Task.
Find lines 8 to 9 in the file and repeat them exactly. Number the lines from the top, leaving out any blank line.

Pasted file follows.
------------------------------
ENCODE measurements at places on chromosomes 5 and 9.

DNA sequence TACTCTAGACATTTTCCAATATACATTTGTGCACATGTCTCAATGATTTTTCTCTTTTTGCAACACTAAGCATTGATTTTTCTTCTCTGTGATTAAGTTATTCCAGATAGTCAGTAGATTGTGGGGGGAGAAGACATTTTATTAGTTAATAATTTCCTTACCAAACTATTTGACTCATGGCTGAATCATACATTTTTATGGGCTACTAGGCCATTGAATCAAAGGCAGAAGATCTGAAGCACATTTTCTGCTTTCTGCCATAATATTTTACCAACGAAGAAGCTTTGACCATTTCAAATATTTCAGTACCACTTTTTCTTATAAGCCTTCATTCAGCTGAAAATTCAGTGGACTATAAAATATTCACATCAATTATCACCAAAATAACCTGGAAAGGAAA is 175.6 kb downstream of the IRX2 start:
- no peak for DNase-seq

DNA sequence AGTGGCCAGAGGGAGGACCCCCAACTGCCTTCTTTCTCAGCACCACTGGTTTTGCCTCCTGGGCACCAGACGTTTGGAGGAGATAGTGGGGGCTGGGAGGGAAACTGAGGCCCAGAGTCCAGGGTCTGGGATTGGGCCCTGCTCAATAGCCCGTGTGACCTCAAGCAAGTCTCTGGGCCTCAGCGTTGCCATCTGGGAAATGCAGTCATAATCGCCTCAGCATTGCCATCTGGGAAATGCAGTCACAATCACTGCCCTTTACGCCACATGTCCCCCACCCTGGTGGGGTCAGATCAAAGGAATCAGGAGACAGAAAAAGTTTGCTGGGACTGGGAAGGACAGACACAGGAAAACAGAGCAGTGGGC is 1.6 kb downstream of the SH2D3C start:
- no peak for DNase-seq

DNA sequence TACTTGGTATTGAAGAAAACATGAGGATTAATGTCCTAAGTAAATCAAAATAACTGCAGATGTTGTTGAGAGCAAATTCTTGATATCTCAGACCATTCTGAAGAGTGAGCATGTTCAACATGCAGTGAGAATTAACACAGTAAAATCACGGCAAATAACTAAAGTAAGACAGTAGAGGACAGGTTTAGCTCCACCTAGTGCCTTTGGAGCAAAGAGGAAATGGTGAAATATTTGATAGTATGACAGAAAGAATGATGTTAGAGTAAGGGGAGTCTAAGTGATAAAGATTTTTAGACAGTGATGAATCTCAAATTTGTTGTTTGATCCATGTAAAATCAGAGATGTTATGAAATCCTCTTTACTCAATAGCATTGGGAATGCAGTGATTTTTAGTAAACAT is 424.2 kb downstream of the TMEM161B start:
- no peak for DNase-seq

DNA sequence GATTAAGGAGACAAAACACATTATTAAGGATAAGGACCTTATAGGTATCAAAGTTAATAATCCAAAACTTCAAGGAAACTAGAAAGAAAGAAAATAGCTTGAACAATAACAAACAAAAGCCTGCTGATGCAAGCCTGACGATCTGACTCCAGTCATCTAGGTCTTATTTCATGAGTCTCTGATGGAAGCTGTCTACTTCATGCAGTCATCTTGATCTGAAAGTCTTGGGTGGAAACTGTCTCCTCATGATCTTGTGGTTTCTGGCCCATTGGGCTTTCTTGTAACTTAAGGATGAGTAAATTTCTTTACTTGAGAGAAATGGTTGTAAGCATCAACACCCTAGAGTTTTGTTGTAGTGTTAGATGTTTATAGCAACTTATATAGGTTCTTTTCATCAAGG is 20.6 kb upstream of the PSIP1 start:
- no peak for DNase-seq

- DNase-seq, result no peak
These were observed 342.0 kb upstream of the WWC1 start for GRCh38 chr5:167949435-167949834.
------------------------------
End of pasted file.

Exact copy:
DNA sequence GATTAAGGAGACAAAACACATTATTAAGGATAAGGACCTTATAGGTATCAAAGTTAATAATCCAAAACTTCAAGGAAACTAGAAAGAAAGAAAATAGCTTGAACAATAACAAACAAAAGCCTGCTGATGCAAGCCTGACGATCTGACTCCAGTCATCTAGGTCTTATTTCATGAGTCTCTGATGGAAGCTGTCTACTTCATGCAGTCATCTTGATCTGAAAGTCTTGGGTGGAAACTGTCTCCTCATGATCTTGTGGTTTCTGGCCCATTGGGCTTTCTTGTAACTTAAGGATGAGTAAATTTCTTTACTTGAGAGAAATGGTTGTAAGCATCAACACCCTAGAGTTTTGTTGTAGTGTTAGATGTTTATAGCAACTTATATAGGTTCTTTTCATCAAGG is 20.6 kb upstream of the PSIP1 start:
- no peak for DNase-seq